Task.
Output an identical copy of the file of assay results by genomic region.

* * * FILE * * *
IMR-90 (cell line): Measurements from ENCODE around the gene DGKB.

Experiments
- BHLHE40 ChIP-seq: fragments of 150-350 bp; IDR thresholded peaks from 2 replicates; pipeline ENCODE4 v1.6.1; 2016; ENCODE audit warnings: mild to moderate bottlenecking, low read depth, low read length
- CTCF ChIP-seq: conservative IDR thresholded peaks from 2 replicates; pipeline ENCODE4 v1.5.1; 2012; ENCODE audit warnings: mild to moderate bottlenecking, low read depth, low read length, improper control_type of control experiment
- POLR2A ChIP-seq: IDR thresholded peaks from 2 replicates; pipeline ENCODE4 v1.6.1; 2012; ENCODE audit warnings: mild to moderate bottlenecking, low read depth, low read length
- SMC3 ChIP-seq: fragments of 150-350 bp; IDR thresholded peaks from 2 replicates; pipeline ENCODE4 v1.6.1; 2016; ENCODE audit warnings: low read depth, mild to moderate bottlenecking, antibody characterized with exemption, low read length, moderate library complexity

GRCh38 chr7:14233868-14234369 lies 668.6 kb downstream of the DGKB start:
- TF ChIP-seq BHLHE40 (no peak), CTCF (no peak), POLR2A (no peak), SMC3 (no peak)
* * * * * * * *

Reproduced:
IMR-90 (cell line): Measurements from ENCODE around the gene DGKB.

Experiments
- BHLHE40 ChIP-seq: fragments of 150-350 bp; IDR thresholded peaks from 2 replicates; pipeline ENCODE4 v1.6.1; 2016; ENCODE audit warnings: mild to moderate bottlenecking, low read depth, low read length
- CTCF ChIP-seq: conservative IDR thresholded peaks from 2 replicates; pipeline ENCODE4 v1.5.1; 2012; ENCODE audit warnings: mild to moderate bottlenecking, low read depth, low read length, improper control_type of control experiment
- POLR2A ChIP-seq: IDR thresholded peaks from 2 replicates; pipeline ENCODE4 v1.6.1; 2012; ENCODE audit warnings: mild to moderate bottlenecking, low read depth, low read length
- SMC3 ChIP-seq: fragments of 150-350 bp; IDR thresholded peaks from 2 replicates; pipeline ENCODE4 v1.6.1; 2016; ENCODE audit warnings: low read depth, mild to moderate bottlenecking, antibody characterized with exemption, low read length, moderate library complexity

GRCh38 chr7:14233868-14234369 lies 668.6 kb downstream of the DGKB start:
- TF ChIP-seq BHLHE40 (no peak), CTCF (no peak), POLR2A (no peak), SMC3 (no peak)